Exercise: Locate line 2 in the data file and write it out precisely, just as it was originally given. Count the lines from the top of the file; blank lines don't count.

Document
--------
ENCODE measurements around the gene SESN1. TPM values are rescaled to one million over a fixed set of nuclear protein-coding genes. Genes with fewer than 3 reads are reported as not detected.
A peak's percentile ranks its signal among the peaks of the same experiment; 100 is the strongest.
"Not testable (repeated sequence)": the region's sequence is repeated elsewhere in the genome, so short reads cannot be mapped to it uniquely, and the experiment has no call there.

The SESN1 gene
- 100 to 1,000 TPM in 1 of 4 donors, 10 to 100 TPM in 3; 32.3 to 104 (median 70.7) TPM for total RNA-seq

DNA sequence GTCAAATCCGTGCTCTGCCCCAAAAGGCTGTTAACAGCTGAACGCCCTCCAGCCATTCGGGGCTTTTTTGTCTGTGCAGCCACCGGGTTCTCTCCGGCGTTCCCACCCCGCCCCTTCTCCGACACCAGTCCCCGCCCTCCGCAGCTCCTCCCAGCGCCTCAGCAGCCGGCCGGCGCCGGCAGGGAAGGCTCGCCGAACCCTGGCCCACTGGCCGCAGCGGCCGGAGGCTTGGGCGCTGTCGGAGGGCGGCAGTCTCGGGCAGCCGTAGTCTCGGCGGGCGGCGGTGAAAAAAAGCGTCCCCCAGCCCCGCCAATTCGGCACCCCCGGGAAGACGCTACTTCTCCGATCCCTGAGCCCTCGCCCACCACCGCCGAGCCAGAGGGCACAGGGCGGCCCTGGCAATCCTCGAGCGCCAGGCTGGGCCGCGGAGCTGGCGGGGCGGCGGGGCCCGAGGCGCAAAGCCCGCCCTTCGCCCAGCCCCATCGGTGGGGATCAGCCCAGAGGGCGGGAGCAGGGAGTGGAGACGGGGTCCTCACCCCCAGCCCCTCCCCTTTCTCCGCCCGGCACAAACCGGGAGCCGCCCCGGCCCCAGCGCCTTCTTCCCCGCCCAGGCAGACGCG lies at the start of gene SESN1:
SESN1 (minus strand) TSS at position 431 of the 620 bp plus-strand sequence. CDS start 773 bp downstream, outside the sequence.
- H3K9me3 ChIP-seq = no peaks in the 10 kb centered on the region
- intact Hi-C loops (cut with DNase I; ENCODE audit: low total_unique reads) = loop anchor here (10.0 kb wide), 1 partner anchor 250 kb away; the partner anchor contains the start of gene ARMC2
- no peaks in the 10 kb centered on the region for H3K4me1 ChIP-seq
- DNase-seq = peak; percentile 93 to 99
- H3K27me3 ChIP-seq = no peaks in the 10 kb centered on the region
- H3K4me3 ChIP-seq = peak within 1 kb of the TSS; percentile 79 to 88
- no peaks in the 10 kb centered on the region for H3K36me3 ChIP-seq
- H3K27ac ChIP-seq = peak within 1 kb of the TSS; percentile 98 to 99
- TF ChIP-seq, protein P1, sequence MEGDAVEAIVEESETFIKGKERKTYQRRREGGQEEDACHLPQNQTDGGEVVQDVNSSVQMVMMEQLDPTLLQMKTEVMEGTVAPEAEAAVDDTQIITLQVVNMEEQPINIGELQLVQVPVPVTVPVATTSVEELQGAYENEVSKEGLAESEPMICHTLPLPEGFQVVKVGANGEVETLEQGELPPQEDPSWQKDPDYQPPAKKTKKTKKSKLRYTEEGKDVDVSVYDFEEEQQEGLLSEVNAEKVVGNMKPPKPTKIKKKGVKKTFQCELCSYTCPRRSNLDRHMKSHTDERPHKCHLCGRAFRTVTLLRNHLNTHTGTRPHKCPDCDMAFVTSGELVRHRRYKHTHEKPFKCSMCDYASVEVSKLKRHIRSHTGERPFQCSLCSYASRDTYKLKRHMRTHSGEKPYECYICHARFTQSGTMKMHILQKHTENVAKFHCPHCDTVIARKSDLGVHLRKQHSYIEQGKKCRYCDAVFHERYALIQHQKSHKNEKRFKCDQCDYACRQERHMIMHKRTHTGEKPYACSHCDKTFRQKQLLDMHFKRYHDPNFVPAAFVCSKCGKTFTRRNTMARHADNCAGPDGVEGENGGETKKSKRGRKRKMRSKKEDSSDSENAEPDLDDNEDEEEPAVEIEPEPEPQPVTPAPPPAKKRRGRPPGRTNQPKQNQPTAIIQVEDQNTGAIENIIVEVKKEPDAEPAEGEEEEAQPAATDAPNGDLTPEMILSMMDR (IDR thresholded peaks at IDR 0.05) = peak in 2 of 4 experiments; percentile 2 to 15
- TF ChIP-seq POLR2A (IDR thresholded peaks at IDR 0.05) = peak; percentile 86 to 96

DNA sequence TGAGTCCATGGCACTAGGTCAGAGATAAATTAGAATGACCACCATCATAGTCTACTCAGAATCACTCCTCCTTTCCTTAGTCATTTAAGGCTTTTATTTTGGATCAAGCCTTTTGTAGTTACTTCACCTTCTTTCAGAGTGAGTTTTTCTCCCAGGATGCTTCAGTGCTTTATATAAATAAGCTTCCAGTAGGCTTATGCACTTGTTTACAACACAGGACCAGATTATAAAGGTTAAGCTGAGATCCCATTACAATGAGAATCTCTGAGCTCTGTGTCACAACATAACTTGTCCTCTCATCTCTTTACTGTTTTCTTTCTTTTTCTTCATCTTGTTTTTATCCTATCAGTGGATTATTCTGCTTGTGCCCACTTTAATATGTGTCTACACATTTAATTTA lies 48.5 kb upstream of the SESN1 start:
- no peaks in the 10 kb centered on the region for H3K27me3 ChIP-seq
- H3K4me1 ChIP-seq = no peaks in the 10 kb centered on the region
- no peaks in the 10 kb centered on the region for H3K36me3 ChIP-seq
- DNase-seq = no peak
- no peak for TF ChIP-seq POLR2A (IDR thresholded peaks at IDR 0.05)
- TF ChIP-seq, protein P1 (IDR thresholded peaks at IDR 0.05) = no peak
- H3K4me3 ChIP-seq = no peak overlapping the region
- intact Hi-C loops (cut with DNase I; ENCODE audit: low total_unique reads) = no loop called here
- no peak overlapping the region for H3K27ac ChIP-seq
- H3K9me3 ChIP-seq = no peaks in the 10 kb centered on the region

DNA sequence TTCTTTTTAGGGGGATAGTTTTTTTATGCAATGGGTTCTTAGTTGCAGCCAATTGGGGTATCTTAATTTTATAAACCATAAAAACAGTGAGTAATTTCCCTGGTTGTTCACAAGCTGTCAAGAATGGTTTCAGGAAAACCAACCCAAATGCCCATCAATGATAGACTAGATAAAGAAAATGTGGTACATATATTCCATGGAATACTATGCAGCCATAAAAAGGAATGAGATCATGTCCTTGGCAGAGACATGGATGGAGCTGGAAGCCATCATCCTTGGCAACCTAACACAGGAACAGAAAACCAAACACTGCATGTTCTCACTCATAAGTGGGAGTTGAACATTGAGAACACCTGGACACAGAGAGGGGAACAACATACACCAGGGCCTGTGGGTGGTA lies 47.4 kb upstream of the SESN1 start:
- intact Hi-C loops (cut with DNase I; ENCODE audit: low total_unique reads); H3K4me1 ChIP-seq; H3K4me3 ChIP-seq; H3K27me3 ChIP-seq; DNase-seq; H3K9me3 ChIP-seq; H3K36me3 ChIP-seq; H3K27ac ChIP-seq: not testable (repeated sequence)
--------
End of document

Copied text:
A peak's percentile ranks its signal among the peaks of the same experiment; 100 is the strongest.